Korea avoids currency manipulator designation.
Korea has avoided being designated as a currency manipulator in a United States Treasury Department report released Wednesday (local time).
Still, the half-yearly report kept Korea on its monitoring list for the fourth straight time, dropping hints that the U.S. may use economic pressure on Korea.
According to the report, Foreign Exchange Policies of Major Trading Partners of the United States, five countries - Korea, China, Japan, Germany and Switzerland - are included on the monitoring list. Taiwan was excluded from the latest monitoring list.
In its review of 13 major trading partners of the U.S., the treasury checked whether the economies meet three criteria specified in the Trade Facilitation and Trade Enforcement Act of 2015.
They are a significant bilateral trade surplus with the United States of at least $20 billion; a material current account surplus of at least 3 percent of gross domestic product; and persistent, one-sided intervention in the currency market, including repeated purchases of foreign currency.
A nation meeting all three criteria is labeled a currency manipulator, but the treasury said no nation did this during the four quarters ending June this year.
Four nations were placed on the list as they met two conditions. China only met the first condition but was included on the watch list because it "has an extremely large and persistent bilateral trade surplus with the U.S., by far the largest among any of the U.S.'s major trading partners."
Korea was placed on the list as it met two criteria of trade and current account surpluses with the U.S.
The country posted a $22 billion trade surplus with the U.S. during the cited period, down $8 billion from the previous year. Korea's current account surplus also narrowed to 5.7 percent during the cited period.
The treasury noted, "The Korean authorities have reduced net foreign exchange intervention even as the exchange rate has appreciated moderately against the dollar."
"It is important that the Korean authorities act to strengthen domestic demand and avoid reverting to excessive reliance on external demand for growth," the report said.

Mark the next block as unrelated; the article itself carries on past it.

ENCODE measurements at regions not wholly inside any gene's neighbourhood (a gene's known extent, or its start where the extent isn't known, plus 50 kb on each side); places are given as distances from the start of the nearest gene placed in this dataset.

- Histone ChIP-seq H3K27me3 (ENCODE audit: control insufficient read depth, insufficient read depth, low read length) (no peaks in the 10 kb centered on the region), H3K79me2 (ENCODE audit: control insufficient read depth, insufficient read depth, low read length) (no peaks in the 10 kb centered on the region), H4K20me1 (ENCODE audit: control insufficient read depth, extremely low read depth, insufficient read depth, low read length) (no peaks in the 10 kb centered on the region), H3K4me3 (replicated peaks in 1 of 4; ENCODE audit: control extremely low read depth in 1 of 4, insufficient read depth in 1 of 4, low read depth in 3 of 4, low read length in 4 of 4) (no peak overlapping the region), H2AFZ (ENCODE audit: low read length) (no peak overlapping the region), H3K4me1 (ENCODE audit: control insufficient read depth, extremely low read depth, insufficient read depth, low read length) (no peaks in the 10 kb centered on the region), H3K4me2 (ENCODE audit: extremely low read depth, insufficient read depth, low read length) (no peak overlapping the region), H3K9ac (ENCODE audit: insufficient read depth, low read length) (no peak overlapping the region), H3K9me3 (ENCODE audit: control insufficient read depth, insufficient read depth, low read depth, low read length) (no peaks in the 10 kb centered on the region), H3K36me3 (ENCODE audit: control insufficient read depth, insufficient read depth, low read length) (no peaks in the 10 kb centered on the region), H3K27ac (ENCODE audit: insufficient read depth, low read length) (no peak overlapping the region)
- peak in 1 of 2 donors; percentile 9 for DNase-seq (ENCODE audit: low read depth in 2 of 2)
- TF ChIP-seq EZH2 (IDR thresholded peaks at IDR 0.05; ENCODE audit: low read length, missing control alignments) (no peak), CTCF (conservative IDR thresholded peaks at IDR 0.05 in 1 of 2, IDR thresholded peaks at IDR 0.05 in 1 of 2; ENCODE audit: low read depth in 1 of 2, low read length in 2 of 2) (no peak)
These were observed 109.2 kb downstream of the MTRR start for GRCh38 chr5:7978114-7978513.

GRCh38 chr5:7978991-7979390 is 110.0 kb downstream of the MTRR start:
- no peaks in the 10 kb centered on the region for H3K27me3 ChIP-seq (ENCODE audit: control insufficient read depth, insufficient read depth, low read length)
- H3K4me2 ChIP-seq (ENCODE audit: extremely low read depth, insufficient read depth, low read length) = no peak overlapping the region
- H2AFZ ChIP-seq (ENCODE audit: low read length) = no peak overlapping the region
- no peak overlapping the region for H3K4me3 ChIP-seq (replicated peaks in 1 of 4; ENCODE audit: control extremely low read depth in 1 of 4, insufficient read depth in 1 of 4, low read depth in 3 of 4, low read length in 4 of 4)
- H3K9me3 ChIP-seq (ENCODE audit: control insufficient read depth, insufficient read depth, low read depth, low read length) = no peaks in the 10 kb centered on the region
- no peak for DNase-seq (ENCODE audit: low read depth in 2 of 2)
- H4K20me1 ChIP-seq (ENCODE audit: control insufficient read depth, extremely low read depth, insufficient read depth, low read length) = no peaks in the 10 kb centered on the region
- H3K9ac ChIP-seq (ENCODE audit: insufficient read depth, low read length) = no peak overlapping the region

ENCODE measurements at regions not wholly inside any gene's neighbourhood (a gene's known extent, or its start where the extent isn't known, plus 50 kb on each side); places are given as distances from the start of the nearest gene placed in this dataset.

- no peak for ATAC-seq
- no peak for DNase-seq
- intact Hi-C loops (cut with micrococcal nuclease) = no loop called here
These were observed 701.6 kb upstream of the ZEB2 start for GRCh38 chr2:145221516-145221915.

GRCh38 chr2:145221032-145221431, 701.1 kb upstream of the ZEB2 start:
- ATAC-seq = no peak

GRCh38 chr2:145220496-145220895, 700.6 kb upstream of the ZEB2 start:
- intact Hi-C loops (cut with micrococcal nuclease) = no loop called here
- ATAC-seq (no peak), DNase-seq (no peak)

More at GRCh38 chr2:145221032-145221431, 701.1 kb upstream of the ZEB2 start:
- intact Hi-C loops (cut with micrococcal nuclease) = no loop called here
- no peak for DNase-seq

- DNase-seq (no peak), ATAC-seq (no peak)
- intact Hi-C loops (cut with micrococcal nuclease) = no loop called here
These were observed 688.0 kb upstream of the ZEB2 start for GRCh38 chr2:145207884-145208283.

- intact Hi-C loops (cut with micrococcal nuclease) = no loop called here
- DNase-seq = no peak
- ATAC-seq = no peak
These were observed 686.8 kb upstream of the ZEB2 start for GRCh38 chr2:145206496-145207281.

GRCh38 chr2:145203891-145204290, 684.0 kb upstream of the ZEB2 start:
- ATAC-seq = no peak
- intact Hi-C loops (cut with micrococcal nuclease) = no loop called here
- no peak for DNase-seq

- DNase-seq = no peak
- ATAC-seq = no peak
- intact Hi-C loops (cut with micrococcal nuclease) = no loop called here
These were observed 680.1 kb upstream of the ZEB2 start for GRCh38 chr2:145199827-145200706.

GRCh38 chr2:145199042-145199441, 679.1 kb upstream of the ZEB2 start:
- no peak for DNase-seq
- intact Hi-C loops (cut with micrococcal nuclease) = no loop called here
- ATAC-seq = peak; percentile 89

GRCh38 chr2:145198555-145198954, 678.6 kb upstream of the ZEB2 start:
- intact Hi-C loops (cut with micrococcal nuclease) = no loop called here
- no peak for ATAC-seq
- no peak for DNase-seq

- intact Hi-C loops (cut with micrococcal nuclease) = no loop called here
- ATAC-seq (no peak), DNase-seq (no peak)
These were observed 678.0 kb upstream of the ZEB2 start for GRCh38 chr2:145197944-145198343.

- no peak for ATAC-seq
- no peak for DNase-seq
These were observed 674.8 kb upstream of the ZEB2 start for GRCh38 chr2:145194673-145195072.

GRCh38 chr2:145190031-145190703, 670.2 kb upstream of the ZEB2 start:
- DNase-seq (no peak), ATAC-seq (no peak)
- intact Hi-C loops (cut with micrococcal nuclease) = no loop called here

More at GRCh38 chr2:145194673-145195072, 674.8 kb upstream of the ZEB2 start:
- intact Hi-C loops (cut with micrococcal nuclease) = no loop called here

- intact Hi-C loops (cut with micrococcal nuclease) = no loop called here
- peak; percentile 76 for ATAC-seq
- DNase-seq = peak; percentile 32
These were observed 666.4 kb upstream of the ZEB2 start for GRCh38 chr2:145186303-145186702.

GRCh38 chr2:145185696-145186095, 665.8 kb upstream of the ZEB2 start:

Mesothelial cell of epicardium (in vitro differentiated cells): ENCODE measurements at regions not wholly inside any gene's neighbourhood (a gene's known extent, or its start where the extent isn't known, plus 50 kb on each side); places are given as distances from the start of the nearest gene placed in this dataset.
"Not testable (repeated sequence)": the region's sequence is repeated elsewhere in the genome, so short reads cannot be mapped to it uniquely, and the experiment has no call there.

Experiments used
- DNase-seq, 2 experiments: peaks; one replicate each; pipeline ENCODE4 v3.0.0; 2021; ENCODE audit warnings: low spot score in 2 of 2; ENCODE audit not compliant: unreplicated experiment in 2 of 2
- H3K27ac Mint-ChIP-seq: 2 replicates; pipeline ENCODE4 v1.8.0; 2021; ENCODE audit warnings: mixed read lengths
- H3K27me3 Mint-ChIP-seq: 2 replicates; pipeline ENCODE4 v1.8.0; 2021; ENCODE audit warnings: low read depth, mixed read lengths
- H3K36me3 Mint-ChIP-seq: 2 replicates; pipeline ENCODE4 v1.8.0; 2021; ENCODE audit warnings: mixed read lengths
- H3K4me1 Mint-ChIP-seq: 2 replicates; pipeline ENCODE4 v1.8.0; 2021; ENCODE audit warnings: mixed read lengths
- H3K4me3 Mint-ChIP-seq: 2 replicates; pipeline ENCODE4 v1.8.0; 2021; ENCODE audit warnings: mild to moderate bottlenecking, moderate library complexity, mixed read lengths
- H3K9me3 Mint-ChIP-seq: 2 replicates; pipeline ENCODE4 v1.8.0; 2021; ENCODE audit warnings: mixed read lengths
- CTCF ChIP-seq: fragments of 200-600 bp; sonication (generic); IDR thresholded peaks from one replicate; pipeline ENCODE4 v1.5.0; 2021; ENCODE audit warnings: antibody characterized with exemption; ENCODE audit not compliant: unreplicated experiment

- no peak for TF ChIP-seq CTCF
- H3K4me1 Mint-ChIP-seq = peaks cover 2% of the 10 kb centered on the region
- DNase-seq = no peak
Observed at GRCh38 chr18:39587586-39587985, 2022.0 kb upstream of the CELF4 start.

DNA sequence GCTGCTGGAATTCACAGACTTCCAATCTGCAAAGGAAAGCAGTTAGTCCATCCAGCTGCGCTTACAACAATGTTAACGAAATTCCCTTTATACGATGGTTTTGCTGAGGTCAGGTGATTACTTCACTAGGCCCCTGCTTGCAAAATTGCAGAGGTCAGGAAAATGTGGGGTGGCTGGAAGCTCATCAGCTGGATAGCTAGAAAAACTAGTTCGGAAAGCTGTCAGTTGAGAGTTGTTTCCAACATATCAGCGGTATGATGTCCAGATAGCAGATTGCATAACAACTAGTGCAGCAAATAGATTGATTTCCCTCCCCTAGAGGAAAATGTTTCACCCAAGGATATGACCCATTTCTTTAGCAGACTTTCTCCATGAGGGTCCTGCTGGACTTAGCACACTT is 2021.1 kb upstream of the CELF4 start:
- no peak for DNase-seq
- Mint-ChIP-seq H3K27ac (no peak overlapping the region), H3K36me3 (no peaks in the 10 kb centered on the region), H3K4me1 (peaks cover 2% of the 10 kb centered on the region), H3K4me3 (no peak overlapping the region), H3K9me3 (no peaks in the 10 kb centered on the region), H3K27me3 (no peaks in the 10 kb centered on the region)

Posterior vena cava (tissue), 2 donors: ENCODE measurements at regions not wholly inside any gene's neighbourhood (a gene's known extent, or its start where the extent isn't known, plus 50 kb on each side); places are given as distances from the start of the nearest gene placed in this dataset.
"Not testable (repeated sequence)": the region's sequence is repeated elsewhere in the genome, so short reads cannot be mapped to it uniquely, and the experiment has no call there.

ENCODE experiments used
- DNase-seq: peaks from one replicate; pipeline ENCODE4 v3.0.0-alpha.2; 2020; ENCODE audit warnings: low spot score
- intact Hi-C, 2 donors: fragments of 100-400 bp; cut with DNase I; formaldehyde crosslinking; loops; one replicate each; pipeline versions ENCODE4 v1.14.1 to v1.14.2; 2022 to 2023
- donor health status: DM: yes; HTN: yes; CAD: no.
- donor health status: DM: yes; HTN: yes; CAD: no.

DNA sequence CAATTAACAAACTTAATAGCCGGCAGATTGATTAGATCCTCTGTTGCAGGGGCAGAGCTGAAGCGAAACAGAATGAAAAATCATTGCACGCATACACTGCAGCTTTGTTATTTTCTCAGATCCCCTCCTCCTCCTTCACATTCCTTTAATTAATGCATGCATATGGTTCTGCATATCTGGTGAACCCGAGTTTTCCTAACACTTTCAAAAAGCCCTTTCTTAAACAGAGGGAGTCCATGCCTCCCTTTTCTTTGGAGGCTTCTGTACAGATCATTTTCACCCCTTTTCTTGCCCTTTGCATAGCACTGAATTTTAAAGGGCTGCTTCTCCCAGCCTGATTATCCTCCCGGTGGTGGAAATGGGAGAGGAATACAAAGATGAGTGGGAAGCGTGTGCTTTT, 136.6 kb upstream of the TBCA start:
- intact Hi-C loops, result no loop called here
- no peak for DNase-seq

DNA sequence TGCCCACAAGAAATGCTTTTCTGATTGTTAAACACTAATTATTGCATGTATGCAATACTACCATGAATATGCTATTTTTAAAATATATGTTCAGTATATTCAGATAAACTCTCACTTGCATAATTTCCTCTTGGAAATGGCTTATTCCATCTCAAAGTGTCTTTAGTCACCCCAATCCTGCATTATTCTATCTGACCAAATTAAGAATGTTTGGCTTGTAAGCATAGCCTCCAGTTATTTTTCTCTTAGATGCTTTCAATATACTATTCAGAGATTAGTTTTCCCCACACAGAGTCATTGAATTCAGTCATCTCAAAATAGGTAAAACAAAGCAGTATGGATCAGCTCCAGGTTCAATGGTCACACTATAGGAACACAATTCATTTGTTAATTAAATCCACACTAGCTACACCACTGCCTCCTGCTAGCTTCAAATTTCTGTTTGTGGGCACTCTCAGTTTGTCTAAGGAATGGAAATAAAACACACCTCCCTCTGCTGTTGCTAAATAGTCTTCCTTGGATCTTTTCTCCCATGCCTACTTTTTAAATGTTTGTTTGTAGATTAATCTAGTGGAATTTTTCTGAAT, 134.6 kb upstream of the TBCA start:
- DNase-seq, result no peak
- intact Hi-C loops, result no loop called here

Experts say the announcement kept Korea from external risks stemming from the U.S. and China, but it is too early for Seoul to become complacent about these.
China's economic retaliation on Korea's decision to deploy a U.S. anti-missile system on its soil, a renegotiation of the Korea-U.S. free trade agreement and the currency manipulator designation have been lingering risks for Korea.
Korea and China agreed to extend their currency swap deal earlier this month, a symbolic event thawing the two countries' frozen trade relations.
Despite the efforts, the risks coming from North Korea's continued pursuit of its nuclear program still remains and it is premature to believe China's economic retaliation has ended, experts said.
The currency manipulator designation is also an ongoing issue, given Korea is still on the watch list and the U.S. can name Korea a manipulator depending on its trade relations with China.
"Treasury will continue to closely monitor Korea's currency practices and urges the authorities to enhance the transparency of its exchange rate intervention," the report said.
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|Publication:||The Korea Times News (Seoul, Korea)|
|Date:||Oct 18, 2017|
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